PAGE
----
Would the people close to you say you keep your word? In James 5:12, we learn the importance of not taking the Lord’s Name in vain and how to follow through with what we say we will do.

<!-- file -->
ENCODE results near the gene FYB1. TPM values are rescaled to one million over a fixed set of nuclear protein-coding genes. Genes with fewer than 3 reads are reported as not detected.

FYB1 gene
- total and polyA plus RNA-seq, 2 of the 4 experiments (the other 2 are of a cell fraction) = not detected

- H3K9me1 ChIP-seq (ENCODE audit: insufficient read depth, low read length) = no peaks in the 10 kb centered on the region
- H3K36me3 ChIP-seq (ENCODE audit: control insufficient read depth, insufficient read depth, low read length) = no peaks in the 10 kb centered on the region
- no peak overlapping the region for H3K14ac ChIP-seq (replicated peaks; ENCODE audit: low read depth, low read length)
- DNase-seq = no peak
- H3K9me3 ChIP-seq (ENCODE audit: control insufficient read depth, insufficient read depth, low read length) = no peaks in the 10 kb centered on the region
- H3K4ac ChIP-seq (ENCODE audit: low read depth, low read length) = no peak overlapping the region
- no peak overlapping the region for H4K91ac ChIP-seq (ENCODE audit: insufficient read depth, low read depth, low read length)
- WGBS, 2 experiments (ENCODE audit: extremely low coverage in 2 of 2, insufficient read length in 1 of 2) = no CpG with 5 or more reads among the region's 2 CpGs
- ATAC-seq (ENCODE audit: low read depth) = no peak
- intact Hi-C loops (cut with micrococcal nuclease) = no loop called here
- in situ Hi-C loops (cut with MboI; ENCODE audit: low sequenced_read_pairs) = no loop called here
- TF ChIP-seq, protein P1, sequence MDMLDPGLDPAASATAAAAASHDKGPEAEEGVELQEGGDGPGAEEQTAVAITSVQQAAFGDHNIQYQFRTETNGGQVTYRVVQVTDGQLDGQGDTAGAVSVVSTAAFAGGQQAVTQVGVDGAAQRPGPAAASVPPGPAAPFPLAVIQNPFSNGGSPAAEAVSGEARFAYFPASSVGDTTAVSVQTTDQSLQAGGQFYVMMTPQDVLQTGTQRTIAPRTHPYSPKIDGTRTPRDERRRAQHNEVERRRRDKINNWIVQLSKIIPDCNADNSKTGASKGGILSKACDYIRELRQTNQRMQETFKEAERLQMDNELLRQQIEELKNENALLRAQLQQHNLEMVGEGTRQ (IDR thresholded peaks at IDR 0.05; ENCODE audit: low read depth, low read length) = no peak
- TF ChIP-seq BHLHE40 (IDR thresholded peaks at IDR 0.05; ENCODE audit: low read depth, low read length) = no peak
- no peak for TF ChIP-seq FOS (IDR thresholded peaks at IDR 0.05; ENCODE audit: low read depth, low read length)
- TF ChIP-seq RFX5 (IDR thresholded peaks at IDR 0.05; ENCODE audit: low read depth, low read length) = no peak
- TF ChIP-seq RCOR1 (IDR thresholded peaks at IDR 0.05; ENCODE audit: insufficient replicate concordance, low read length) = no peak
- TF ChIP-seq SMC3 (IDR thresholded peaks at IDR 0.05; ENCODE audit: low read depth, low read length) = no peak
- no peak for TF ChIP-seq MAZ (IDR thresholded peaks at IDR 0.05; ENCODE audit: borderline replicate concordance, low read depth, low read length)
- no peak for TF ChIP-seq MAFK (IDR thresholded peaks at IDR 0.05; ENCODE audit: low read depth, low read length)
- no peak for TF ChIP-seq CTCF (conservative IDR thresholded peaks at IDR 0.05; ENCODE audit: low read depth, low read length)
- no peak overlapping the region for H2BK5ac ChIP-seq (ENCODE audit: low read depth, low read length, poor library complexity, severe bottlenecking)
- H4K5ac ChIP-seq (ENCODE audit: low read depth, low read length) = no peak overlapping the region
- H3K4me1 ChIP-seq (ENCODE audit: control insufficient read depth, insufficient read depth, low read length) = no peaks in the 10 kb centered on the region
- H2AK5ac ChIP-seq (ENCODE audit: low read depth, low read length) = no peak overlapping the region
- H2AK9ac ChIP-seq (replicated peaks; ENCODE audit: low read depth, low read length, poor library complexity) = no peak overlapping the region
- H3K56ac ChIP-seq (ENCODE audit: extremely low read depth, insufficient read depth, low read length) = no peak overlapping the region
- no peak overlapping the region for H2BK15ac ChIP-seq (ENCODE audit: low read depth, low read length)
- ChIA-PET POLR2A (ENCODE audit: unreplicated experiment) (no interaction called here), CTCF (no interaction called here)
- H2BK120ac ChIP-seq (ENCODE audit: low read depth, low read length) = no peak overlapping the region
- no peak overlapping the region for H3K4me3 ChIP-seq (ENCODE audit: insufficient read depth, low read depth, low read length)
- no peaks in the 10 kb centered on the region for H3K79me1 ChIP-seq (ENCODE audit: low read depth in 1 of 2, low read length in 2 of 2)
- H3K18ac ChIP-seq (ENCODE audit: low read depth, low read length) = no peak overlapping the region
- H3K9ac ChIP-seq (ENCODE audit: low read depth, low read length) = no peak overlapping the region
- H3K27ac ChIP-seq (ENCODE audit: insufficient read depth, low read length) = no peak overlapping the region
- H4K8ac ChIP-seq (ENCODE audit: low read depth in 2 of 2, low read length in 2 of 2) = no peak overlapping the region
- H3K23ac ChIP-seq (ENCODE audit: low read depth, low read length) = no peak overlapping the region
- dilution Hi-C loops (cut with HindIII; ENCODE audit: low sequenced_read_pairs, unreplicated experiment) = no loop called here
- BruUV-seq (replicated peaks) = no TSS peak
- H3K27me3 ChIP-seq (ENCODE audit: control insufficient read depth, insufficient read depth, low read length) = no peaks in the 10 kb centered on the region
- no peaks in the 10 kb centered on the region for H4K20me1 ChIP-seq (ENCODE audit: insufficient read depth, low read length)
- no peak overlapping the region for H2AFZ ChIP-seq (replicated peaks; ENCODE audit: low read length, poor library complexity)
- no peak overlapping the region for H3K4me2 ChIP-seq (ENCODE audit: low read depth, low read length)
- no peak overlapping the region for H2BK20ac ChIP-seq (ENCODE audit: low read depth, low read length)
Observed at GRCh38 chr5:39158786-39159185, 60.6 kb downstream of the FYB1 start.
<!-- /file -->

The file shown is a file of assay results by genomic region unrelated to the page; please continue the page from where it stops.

1. 12 But above all, my brothers, do not swear (to take an oath), either by heaven or by earth or by any other oath, but let your “yes” be yes and your “no” be no, so that you may not fall under condemnation. Notice how James starts off this section, “above all”. Up to this point, James rebuked the greedy rich (5:1-6), encouraged Christians to remain patient in the midst of persecution (5:7-11), and in the subsequent context—James will reassure Christians to continue to pray fervently to God (5:13-18). Therefore, verse 12 acts as a pivotal marker between patience and prayer. James would have no need to bring up oaths if the early church wasn’t abusing them. For James, this is a big problem. If the church continues to make vows in attempt to persuade or manipulate God—their faith will not stand. Bargaining with God is not a biblical practice but based on false religion. Which explains why James places oaths as a top priority. Do not swear—James clearly reiterates what Jesus taught in the Sermon on the Mount: “But I say to you, do not take an oath at all, either by heaven, for it is the throne of God, 35 or by the earth, for it is his footstool, or by Jerusalem, for it is the city of the great King. 36 And do not take an oath by your head, for you cannot make one hair white or black. 37 Let what you say be simply ‘Yes’ or ‘No’; anything more than this comes from evil” (Matt. 5:34-37). Customarily, people would swear by the Name of God to back a claim or promise. The Pharisees would swear to a variety of oaths with variations to appear pious and binding only to those they see fit. Over time, God’s Name was debased and people’s promises became inconsequential. Lev. 19:12, “Do not swear falsely by My Name and so profane the Name of your God. I Am the Lord.” Let your “yes”—Christians are not to have a flippant attitude to the truth. They are to be people of their word that others can count on. NKJV Study Bible, “James is not forbidding a believer from taking an oath in court or invoking God as witness to some significant statement (see 1 Thess. 2:5). Instead, he is prohibiting the ancient practice of appealing to a variety of different objects to confirm the veracity of one’s statement. This practice was extremely close to idolatry, for it implied that such objects contained spirits. The warning in these verses can serve as a reminder to us to watch what we say. We should not use God’s name in a reckless manner; and we should be careful to speak the truth.” The bible records a few examples of people who made a solemn oath: (1) Jesus before Caiaphas (Matt. 26:63-64) and (2) Paul longing to go to Rome (Rom. 1:9) and speaking the truth (Rom. 9:1). That you not fall under condemnation—The third commandment (“You shall not use the Lord’s Name in vain”) specifically prohibits people from invoking God to take advantage of others. Those who defame God’s Name and lie to others will be punished for their sinful actions.